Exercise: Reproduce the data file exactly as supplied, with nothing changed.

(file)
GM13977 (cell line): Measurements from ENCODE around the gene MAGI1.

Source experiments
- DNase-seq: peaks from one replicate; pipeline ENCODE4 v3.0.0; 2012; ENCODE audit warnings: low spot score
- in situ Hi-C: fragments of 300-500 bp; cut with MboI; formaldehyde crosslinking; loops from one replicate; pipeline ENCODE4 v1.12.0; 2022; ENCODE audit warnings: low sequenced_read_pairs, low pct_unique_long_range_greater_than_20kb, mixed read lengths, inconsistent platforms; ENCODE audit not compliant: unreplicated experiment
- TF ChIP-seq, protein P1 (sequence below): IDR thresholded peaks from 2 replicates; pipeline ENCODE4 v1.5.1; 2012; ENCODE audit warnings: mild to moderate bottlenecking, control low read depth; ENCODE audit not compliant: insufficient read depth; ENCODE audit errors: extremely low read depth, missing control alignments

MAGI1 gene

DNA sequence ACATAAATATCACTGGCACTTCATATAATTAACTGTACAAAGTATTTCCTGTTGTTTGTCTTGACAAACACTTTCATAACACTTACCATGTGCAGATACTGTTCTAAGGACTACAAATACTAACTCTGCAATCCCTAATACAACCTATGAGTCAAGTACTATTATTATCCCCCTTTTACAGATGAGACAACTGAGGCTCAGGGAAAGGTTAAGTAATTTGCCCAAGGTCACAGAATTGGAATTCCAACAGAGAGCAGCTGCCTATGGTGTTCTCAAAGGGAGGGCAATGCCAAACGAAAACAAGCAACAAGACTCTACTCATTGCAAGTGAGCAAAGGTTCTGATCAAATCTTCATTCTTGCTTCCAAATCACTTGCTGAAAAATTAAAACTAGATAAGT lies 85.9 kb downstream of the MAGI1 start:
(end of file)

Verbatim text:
GM13977 (cell line): Measurements from ENCODE around the gene MAGI1.

Source experiments
- DNase-seq: peaks from one replicate; pipeline ENCODE4 v3.0.0; 2012; ENCODE audit warnings: low spot score
- in situ Hi-C: fragments of 300-500 bp; cut with MboI; formaldehyde crosslinking; loops from one replicate; pipeline ENCODE4 v1.12.0; 2022; ENCODE audit warnings: low sequenced_read_pairs, low pct_unique_long_range_greater_than_20kb, mixed read lengths, inconsistent platforms; ENCODE audit not compliant: unreplicated experiment
- TF ChIP-seq, protein P1 (sequence below): IDR thresholded peaks from 2 replicates; pipeline ENCODE4 v1.5.1; 2012; ENCODE audit warnings: mild to moderate bottlenecking, control low read depth; ENCODE audit not compliant: insufficient read depth; ENCODE audit errors: extremely low read depth, missing control alignments

MAGI1 gene

DNA sequence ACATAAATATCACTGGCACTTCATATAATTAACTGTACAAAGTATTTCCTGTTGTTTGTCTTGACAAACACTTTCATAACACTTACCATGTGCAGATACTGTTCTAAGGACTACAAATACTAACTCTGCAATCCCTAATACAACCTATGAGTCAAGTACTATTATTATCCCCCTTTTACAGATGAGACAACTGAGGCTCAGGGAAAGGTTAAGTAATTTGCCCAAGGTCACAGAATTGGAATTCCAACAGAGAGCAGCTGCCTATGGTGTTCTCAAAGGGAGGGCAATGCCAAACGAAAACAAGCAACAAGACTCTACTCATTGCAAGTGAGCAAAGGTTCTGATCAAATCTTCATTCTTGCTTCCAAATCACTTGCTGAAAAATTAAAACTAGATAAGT lies 85.9 kb downstream of the MAGI1 start: